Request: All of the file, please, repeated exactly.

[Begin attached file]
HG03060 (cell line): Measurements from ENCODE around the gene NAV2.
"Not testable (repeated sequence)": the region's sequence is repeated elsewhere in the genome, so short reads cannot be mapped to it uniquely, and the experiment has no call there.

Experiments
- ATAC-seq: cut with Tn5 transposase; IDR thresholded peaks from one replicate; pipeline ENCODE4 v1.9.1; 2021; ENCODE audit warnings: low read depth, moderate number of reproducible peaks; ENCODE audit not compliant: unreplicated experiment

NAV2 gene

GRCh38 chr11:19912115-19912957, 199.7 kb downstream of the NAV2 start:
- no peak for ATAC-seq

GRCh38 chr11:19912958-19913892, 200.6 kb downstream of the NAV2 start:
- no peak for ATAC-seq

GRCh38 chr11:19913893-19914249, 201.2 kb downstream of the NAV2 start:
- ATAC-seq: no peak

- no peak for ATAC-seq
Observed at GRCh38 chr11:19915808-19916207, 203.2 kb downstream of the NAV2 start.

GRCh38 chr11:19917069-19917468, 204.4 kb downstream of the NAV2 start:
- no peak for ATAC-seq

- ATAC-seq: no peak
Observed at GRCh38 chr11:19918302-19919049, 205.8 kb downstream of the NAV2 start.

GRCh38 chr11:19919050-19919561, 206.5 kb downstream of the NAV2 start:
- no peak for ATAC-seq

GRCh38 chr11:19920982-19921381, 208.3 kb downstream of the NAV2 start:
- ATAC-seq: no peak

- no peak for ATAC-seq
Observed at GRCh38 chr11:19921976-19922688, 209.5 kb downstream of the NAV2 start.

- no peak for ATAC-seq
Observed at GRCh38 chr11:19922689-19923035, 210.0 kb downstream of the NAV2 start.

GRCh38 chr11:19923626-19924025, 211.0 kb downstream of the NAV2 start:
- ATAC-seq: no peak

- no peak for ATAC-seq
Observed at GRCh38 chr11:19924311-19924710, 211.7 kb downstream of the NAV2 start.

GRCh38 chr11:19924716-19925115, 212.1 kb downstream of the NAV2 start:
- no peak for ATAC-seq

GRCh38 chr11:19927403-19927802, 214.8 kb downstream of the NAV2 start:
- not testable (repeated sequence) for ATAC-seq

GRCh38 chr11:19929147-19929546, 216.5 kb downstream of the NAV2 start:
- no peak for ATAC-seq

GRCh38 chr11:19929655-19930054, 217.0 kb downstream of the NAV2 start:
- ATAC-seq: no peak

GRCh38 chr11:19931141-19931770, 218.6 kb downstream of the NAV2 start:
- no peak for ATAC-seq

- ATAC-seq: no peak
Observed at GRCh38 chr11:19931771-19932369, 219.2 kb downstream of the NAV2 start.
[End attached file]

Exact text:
HG03060 (cell line): Measurements from ENCODE around the gene NAV2.
"Not testable (repeated sequence)": the region's sequence is repeated elsewhere in the genome, so short reads cannot be mapped to it uniquely, and the experiment has no call there.

Experiments
- ATAC-seq: cut with Tn5 transposase; IDR thresholded peaks from one replicate; pipeline ENCODE4 v1.9.1; 2021; ENCODE audit warnings: low read depth, moderate number of reproducible peaks; ENCODE audit not compliant: unreplicated experiment

NAV2 gene

GRCh38 chr11:19912115-19912957, 199.7 kb downstream of the NAV2 start:
- no peak for ATAC-seq

GRCh38 chr11:19912958-19913892, 200.6 kb downstream of the NAV2 start:
- no peak for ATAC-seq

GRCh38 chr11:19913893-19914249, 201.2 kb downstream of the NAV2 start:
- ATAC-seq: no peak

- no peak for ATAC-seq
Observed at GRCh38 chr11:19915808-19916207, 203.2 kb downstream of the NAV2 start.

GRCh38 chr11:19917069-19917468, 204.4 kb downstream of the NAV2 start:
- no peak for ATAC-seq

- ATAC-seq: no peak
Observed at GRCh38 chr11:19918302-19919049, 205.8 kb downstream of the NAV2 start.

GRCh38 chr11:19919050-19919561, 206.5 kb downstream of the NAV2 start:
- no peak for ATAC-seq

GRCh38 chr11:19920982-19921381, 208.3 kb downstream of the NAV2 start:
- ATAC-seq: no peak

- no peak for ATAC-seq
Observed at GRCh38 chr11:19921976-19922688, 209.5 kb downstream of the NAV2 start.

- no peak for ATAC-seq
Observed at GRCh38 chr11:19922689-19923035, 210.0 kb downstream of the NAV2 start.

GRCh38 chr11:19923626-19924025, 211.0 kb downstream of the NAV2 start:
- ATAC-seq: no peak

- no peak for ATAC-seq
Observed at GRCh38 chr11:19924311-19924710, 211.7 kb downstream of the NAV2 start.

GRCh38 chr11:19924716-19925115, 212.1 kb downstream of the NAV2 start:
- no peak for ATAC-seq

GRCh38 chr11:19927403-19927802, 214.8 kb downstream of the NAV2 start:
- not testable (repeated sequence) for ATAC-seq

GRCh38 chr11:19929147-19929546, 216.5 kb downstream of the NAV2 start:
- no peak for ATAC-seq

GRCh38 chr11:19929655-19930054, 217.0 kb downstream of the NAV2 start:
- ATAC-seq: no peak

GRCh38 chr11:19931141-19931770, 218.6 kb downstream of the NAV2 start:
- no peak for ATAC-seq

- ATAC-seq: no peak
Observed at GRCh38 chr11:19931771-19932369, 219.2 kb downstream of the NAV2 start.